Solomon Kane was pretty restless, wandering the world, fighting evil and all.Report

              • Saul Degraw in reply to PD Shaw says:

                I think this is an astute observation. Where I do have sympathy for Moss is that a lot people do rightfully feel like they being kicked out of their HOMES/Communities.Report

          • Saul Degraw in reply to Oscar Gordon says:

            I think that the idea of cities and graft going hand in hand is an outdated concept.

            And to be fair, I think Rufus is complaining about how every city tries to be the next New York, Toronto, London, San Francisco, Portland, Seattle, etc. instead of just being happy with what they are. But as you noted infrastructure is expensive and tax bases are seductive. But even during the bankrupt days, museums and cultural institutions did not leave New York that much.

            I do wonder if a lot of writers missing the old “gritty” New York, San Francisco, Seattle or wherever are really missing their 20s when they could stay out all night, drink too much, and not do too much damage to their bodies.Report

            • Oscar Gordon in reply to Saul Degraw says:

              The graft is still there, it’s just no longer under the table. It’s all legal now, if no less shady.Report

            • Rufus F. in reply to Saul Degraw says:

              Saul, that’s rrally not what I’m complaining about. I’m really complaining about every landlord in my city wanting to double or triple the rent and bring in younger, richer, whiter renters than the people who live here now. Infrastructure also relies on quite a few workers like myself who can’t afford to pay double the rent, even though we might contribute less in taxes.Report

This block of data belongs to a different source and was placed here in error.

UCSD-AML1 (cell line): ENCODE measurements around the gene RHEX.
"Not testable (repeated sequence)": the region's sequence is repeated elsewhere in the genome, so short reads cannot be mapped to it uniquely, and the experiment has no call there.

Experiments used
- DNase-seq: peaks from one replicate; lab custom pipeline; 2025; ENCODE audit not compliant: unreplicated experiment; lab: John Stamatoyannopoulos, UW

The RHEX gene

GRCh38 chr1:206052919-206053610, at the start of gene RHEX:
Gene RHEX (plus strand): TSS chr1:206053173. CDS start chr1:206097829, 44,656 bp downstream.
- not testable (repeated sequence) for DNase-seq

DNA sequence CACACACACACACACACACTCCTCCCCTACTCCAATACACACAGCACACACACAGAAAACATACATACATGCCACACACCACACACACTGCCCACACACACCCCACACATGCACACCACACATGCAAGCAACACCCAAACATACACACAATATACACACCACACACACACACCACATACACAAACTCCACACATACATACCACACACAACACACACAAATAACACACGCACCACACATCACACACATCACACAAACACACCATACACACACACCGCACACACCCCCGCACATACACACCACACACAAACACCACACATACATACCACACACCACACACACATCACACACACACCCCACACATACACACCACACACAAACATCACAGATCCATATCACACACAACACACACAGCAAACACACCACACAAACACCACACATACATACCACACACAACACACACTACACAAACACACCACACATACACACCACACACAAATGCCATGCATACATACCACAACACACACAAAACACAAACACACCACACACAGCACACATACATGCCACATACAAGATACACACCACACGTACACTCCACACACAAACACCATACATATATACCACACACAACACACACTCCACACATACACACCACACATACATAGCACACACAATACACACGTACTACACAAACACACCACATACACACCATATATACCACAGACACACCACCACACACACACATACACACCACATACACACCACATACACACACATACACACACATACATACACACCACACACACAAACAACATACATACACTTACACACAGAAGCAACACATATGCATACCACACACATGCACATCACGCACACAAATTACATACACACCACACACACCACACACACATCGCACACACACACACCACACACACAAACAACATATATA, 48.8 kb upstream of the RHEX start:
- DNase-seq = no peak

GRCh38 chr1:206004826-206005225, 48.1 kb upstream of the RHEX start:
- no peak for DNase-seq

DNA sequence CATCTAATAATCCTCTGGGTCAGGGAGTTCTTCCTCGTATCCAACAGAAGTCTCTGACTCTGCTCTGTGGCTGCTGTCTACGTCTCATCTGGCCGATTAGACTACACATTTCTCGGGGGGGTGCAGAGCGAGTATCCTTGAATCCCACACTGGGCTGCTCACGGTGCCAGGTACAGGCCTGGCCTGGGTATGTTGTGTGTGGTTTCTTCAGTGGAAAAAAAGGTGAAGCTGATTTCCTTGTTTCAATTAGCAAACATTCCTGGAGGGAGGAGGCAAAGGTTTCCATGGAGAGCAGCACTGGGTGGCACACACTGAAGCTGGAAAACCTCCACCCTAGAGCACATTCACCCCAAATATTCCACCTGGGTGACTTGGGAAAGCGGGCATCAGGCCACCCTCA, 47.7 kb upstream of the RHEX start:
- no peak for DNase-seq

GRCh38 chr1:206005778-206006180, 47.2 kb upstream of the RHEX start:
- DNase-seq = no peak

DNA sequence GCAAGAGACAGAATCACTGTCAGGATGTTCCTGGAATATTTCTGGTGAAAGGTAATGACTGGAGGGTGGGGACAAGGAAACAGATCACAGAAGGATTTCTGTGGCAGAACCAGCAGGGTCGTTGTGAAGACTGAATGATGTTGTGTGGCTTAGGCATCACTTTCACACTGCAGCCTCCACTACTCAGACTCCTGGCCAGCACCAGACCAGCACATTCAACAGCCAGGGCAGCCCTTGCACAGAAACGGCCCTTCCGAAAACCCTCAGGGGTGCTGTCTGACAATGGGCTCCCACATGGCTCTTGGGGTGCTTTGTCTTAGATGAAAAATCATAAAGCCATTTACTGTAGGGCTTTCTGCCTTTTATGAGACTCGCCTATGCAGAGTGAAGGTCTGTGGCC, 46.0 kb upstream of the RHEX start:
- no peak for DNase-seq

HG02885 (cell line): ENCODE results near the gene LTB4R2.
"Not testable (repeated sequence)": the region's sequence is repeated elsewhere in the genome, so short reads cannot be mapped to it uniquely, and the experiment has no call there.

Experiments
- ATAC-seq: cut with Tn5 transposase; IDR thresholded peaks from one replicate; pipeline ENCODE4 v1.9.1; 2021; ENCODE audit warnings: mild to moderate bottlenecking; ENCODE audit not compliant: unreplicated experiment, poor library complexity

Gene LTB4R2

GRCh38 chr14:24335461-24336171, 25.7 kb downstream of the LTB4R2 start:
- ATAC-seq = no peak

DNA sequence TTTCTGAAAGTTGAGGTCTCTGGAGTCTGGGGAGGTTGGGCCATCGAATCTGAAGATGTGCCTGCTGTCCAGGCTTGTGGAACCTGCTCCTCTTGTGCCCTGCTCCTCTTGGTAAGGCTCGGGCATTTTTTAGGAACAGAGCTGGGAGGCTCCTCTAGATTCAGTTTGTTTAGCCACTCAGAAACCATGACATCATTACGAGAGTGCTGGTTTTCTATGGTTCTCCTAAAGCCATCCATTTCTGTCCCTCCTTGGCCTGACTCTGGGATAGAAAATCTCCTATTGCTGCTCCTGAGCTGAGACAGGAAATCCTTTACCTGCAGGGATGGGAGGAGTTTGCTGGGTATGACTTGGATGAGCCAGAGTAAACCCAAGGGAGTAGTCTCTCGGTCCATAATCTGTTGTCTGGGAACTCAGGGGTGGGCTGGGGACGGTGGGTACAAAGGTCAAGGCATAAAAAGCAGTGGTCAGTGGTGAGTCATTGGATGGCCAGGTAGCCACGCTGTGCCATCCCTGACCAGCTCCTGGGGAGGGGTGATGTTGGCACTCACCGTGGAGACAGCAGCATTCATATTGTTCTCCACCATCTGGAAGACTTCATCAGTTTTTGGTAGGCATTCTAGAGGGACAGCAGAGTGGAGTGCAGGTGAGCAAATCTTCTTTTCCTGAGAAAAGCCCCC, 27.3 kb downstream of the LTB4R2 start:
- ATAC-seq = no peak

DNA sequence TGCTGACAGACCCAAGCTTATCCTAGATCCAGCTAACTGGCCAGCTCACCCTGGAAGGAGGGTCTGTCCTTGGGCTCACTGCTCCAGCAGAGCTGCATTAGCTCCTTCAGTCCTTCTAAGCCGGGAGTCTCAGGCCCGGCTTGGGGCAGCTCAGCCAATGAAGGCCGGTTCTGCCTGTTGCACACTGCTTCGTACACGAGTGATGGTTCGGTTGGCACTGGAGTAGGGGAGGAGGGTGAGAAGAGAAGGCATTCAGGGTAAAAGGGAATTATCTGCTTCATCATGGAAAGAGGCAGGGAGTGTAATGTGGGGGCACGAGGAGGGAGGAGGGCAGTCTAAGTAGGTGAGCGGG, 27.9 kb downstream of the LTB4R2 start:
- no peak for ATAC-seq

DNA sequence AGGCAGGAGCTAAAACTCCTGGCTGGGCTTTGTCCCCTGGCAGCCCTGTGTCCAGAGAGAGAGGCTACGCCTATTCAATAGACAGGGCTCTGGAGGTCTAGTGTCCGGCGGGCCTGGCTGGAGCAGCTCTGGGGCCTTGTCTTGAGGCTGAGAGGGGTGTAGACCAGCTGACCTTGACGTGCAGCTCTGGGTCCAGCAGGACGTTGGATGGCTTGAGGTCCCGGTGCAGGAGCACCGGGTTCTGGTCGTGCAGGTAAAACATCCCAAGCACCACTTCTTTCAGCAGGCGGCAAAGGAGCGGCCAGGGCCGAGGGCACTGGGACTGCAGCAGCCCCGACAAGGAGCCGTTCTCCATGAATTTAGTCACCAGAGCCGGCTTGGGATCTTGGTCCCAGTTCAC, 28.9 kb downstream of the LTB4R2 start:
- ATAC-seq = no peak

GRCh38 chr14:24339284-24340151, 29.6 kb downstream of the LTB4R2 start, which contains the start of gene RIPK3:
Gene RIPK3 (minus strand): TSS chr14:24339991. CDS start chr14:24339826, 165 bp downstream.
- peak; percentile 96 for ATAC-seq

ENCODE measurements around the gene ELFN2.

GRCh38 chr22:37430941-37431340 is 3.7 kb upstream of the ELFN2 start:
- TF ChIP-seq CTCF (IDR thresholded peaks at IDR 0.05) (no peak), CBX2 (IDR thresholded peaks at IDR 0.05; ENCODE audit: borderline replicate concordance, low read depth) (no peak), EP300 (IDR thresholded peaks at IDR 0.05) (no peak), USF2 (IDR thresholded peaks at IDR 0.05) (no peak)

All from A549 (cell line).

• Kazzy in reply to Saul Degraw says:


        “Moss reminds me of the 1940s British Intellectuals who were mortified that British working class people liked Hollywood movies. How could there be true socialism if the working classes liked to watch Hollywood movies instead of doing traditional British folk dances?”

        Please tell me you see the irony in you of all people making this statement.

        I know you’ve largely taken to just ignoring any time I question or call you out, but eventually you’ll have to wrestle with challenges to your positions.Report

    • LeeEsq in reply to Rufus F. says:

      The problem still remains that cities only became refugees for various outcasts because of the suburbs. Before the mid-20th century, cities were filled with a wider class base of people and lot of whites people. Once suburbia began to loose its’ allure and wealthier people began moving back, cities could no longer remain a refuge.Report

      • Rufus F. in reply to LeeEsq says:

        I agree but it sort of happened in reverse. The cities grew up in North America around industries. So they attracted immigrants and minorities as well as sons of farmers hurt by fluctuations in global agricultural markets. As one historian put it, America was born in the country but moved to the city.

        But I live in a Canadian city that was created by Italians, Portuguese, and white steelworkers.

        Suburbia boomed partly due to some industries moving to the countryside and partly due to white flight. Thus it was culturally sterile and the kids of those people want to live in the cities. They might well want to live among the minorities who created their culture.

        The problem is landlords would *much* rather rent to nice young white kids with money than anyone else, now that they have the choice.Report

        • Jaybird in reply to Rufus F. says: